The hoo-hah about The Da Vinci Code prompted me to learn something about Leonardo. This is his St. John the Baptist c.1513-1516, from the Louvre. To our eyes, it’s a little err … odd. It’s queer.
Art teacher Shelley Esaak writes that it’s typical of Florentine pictures of young men at the time. “Leonardo was not alone in this perceived artistic gender-bending. He was his own man, but he was also a product of his time. … The Florentine School had a long tradition of often depicting young males as sweet, pretty, rather effeminate persons. Why? Well, it was simply how it was done. It was tradition, and at least partly so because young men were frequently objects of desire—outright lust, if you will—of some, usually older, Florentine men. Yes, pedophilia, as we now describe it. … Leonardo was sticking to tradition: Biblical … Florentine (young men were often love objects) and the Florentine School (young men were often painted as “pretty”).”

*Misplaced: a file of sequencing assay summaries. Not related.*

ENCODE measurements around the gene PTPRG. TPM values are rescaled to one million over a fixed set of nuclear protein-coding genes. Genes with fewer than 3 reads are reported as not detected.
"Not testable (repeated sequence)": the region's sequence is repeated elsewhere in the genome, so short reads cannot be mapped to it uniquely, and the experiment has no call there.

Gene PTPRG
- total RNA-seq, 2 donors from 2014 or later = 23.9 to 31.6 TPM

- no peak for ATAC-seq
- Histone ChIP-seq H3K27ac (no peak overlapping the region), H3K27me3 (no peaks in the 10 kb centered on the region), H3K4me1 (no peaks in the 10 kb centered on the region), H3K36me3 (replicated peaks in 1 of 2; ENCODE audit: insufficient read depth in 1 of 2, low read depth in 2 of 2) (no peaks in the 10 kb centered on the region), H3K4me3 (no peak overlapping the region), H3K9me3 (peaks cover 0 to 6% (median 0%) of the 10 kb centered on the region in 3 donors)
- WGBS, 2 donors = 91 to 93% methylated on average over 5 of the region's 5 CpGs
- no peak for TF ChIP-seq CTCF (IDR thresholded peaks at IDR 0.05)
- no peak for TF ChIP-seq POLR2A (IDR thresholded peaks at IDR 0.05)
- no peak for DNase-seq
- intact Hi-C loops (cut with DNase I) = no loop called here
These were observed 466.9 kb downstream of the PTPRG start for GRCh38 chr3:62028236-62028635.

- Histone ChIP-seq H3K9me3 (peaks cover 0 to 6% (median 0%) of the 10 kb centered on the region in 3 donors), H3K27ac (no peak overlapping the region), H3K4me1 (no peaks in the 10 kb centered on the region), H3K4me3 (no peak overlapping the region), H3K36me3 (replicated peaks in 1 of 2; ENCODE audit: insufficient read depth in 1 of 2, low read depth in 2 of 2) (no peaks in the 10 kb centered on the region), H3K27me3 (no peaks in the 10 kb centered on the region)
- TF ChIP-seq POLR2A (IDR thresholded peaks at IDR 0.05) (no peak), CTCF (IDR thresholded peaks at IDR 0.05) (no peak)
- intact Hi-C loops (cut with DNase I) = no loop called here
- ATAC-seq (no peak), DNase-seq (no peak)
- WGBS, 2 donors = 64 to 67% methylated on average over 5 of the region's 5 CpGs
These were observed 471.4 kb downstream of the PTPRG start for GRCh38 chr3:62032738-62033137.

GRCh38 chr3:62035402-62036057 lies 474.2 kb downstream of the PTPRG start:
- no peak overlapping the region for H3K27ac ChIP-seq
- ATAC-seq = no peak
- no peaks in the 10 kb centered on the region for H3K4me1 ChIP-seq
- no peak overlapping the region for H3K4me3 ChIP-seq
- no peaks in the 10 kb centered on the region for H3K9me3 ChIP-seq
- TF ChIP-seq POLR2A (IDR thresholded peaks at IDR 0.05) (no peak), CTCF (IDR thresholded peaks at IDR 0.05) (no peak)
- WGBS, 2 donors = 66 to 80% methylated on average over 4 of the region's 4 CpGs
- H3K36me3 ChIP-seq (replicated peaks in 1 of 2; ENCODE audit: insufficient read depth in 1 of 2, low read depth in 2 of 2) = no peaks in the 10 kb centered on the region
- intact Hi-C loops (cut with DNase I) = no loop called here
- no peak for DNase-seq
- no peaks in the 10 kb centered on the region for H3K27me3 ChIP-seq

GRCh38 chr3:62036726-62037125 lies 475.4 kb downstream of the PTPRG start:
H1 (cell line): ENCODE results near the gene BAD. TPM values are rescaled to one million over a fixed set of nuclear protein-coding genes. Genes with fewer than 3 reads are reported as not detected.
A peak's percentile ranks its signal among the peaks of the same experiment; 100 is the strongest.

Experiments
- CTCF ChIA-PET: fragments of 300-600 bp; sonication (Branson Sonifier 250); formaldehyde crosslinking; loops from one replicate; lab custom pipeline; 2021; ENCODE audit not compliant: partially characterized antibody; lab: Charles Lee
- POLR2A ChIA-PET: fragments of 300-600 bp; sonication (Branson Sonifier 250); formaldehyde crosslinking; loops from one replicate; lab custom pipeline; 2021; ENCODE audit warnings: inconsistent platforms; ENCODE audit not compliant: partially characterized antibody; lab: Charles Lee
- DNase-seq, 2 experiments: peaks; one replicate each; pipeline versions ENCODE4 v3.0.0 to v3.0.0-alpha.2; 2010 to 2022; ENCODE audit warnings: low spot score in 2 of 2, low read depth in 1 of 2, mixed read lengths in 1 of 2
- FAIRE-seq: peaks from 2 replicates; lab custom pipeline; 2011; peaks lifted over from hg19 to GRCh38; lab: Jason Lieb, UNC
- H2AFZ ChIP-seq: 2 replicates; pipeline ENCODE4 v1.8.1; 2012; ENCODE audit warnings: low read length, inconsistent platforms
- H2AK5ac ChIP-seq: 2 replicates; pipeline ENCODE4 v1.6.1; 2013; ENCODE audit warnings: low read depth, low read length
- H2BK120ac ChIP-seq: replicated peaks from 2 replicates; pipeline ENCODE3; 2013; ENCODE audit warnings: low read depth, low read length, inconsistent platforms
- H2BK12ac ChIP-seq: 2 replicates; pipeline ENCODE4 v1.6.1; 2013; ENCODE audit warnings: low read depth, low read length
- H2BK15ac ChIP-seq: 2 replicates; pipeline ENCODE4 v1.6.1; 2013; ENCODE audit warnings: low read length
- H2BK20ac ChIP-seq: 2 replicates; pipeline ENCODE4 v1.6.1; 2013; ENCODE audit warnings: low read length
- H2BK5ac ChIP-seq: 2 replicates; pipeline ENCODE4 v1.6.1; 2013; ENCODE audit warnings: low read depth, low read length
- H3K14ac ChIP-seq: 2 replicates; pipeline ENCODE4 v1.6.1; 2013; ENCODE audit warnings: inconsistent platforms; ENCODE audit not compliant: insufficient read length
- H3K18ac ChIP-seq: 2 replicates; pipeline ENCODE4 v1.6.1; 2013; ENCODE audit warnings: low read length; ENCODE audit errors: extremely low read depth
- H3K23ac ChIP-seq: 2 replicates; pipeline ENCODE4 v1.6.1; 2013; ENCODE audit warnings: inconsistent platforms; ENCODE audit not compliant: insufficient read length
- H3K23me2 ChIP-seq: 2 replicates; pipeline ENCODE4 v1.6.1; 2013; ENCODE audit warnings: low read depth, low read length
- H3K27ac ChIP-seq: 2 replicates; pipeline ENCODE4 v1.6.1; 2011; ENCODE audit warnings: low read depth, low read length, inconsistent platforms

Which brings me to the question I ask myself: “How much of our representation of Biblical figures, especially Jesus, is merely an artifact of our own time and culture?”